Direct and Enhanced Disclosure of Researcher Financial Conflicts of Interest: The Role of Trust
Health Matrix, (2013 Forthcoming)
14 Pages Posted: 20 Jun 2012 Last revised: 24 Feb 2014
Date Written: May 1, 2012
In earlier writing I recommended direct disclosure of a major researcher financial conflict of interest, per capita funding — i.e., providing a fixed sum per subject recruited and enrolled in a study. In this article I add a recommendation for enhanced direct disclosure, i.e., the disclosure must explain that per capita payments risk introducing bias into researchers’ decisions regarding study design, implementation, and interpretation as well as concerning whom to enroll or keep in studies. The core justification of my recommendations is a nonconsequentialist moral framework concerning each subject’s — indeed, all persons’ — presumptive individual rights. But, being a moral pluralist of sorts, I believe that consequences are morally material. I agree that strong empirical proof demonstrating the high likelihood of significant harm and little good resulting from enhanced direct disclosure might overcome a presumption in favor of subjects’ individual rights. I identify several arguments that have been made against my recommendations, many of them based on supposed effects on subjects’ trust. I address these trust-based objections and show that the current studies do not supply the proof necessary to overcome the moral imperative of informed consent. The current studies: (a) are conceptually unclear because of a failure to unbundle different kinds and degrees of trust; and (b) do not have sufficient power even where concepts are clarified. In some instances, empirical confirmation cannot be made because of practical or ethical restraints. These restraints include the fact that some of the necessary studies would require invasion of the right to informed consent. Finally, I suggest and partially apply an organizational method to generate empirical questions and guidance for future research. Even the few hypothetical scenarios addressed demonstrate how complex — and sometimes practically or ethically impossible — would be the empirical studies necessary to adduce proofs sufficient to overcome the imperative of informed consent.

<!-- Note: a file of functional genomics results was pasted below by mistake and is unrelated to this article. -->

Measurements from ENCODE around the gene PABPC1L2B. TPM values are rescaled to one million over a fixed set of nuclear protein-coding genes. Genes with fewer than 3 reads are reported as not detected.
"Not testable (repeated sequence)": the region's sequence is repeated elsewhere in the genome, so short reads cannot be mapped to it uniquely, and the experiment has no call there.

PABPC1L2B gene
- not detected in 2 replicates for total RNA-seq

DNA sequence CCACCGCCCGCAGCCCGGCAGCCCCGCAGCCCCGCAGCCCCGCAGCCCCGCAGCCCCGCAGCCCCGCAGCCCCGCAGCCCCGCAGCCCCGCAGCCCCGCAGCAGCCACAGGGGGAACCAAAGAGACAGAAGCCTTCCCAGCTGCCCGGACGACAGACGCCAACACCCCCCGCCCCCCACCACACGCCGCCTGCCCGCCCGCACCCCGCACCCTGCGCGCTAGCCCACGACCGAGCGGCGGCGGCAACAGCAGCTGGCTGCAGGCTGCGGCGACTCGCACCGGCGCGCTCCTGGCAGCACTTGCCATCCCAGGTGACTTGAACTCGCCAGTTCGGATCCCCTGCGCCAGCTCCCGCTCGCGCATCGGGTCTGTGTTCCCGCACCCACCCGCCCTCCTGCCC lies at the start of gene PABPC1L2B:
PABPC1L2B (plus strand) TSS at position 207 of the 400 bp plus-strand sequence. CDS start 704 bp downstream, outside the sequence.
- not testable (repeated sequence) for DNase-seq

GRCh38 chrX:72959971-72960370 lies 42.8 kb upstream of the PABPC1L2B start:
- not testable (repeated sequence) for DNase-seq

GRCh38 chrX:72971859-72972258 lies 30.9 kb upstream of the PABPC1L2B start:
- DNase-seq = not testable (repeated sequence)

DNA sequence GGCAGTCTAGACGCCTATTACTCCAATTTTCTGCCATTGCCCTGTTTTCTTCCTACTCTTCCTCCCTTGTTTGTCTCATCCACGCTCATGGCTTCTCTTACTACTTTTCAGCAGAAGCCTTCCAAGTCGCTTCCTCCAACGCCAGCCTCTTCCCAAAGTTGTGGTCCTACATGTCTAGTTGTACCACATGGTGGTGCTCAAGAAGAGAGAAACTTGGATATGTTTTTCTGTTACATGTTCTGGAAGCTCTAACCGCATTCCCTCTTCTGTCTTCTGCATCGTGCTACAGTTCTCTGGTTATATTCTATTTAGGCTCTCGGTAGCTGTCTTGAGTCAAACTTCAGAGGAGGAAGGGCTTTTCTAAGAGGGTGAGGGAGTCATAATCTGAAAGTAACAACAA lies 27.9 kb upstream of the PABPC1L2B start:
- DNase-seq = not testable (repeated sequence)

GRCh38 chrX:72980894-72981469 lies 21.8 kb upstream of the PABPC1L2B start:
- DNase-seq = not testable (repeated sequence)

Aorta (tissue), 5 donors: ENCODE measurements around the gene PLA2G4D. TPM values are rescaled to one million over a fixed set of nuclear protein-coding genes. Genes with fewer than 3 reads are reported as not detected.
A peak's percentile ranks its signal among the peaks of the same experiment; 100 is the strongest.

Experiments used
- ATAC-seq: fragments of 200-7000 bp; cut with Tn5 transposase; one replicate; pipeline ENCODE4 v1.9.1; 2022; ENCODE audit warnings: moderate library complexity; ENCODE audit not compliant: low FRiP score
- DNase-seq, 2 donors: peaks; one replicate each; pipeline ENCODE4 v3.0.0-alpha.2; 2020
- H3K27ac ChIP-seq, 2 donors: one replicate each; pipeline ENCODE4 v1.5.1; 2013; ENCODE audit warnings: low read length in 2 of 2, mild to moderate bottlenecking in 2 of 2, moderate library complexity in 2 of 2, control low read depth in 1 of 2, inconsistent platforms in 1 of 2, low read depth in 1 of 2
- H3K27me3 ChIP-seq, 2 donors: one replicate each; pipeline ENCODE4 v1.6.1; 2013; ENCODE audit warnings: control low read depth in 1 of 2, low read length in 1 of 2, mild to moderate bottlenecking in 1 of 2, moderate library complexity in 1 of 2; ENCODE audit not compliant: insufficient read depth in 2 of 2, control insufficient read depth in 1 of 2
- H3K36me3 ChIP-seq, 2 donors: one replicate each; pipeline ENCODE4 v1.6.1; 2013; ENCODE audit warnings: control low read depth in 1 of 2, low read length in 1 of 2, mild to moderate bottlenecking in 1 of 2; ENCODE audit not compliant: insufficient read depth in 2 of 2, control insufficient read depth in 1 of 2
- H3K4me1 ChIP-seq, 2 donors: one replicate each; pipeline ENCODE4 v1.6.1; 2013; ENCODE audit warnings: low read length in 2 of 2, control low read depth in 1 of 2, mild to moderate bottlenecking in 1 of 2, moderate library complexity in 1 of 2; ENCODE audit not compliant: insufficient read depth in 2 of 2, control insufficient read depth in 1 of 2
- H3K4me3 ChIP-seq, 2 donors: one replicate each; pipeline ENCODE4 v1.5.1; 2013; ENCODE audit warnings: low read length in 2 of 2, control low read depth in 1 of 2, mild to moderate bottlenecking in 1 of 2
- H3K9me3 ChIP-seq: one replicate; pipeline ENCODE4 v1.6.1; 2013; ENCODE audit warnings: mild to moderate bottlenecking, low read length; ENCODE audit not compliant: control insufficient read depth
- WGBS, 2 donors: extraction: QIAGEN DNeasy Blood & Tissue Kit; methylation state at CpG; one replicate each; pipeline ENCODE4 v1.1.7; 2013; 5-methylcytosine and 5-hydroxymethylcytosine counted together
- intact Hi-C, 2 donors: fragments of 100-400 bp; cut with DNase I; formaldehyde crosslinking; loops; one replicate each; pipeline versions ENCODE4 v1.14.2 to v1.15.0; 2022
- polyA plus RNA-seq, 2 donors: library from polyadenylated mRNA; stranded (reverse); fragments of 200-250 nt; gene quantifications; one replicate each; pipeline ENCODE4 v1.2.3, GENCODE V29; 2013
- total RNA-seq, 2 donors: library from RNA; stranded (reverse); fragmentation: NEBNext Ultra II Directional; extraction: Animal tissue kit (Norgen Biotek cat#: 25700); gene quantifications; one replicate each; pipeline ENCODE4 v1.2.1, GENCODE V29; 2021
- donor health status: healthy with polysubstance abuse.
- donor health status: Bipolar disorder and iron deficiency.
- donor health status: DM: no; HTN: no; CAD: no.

Keywords: clinical research, financial conflicts of interest, disclosure, per capita payments, trust, ethics, informed consent, right to bodily integrity, autonomy in decision making
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